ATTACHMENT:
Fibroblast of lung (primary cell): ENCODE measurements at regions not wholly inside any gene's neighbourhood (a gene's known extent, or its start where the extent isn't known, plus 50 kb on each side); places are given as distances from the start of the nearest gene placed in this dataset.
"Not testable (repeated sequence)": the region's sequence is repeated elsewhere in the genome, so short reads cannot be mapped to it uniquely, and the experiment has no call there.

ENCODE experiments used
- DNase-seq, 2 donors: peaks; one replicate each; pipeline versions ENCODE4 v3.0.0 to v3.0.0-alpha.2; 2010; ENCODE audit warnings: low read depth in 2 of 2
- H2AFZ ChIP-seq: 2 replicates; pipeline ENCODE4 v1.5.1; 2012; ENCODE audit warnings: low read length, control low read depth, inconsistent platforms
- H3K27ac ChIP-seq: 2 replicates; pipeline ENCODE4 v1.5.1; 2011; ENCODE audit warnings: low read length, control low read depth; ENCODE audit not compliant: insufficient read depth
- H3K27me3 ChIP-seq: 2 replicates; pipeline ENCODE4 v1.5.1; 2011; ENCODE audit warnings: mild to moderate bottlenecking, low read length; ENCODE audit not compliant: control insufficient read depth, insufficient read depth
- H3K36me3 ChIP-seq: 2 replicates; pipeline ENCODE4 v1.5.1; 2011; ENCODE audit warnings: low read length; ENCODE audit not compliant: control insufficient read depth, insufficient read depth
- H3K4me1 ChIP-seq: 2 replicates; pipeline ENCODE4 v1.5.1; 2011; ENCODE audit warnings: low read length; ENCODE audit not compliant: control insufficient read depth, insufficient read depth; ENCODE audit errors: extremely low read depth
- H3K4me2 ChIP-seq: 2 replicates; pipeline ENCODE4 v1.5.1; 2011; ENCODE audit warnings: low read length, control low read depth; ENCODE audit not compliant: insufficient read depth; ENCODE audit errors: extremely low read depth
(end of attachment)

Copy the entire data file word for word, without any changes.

Fibroblast of lung (primary cell): ENCODE measurements at regions not wholly inside any gene's neighbourhood (a gene's known extent, or its start where the extent isn't known, plus 50 kb on each side); places are given as distances from the start of the nearest gene placed in this dataset.
"Not testable (repeated sequence)": the region's sequence is repeated elsewhere in the genome, so short reads cannot be mapped to it uniquely, and the experiment has no call there.

ENCODE experiments used
- DNase-seq, 2 donors: peaks; one replicate each; pipeline versions ENCODE4 v3.0.0 to v3.0.0-alpha.2; 2010; ENCODE audit warnings: low read depth in 2 of 2
- H2AFZ ChIP-seq: 2 replicates; pipeline ENCODE4 v1.5.1; 2012; ENCODE audit warnings: low read length, control low read depth, inconsistent platforms
- H3K27ac ChIP-seq: 2 replicates; pipeline ENCODE4 v1.5.1; 2011; ENCODE audit warnings: low read length, control low read depth; ENCODE audit not compliant: insufficient read depth
- H3K27me3 ChIP-seq: 2 replicates; pipeline ENCODE4 v1.5.1; 2011; ENCODE audit warnings: mild to moderate bottlenecking, low read length; ENCODE audit not compliant: control insufficient read depth, insufficient read depth
- H3K36me3 ChIP-seq: 2 replicates; pipeline ENCODE4 v1.5.1; 2011; ENCODE audit warnings: low read length; ENCODE audit not compliant: control insufficient read depth, insufficient read depth
- H3K4me1 ChIP-seq: 2 replicates; pipeline ENCODE4 v1.5.1; 2011; ENCODE audit warnings: low read length; ENCODE audit not compliant: control insufficient read depth, insufficient read depth; ENCODE audit errors: extremely low read depth
- H3K4me2 ChIP-seq: 2 replicates; pipeline ENCODE4 v1.5.1; 2011; ENCODE audit warnings: low read length, control low read depth; ENCODE audit not compliant: insufficient read depth; ENCODE audit errors: extremely low read depth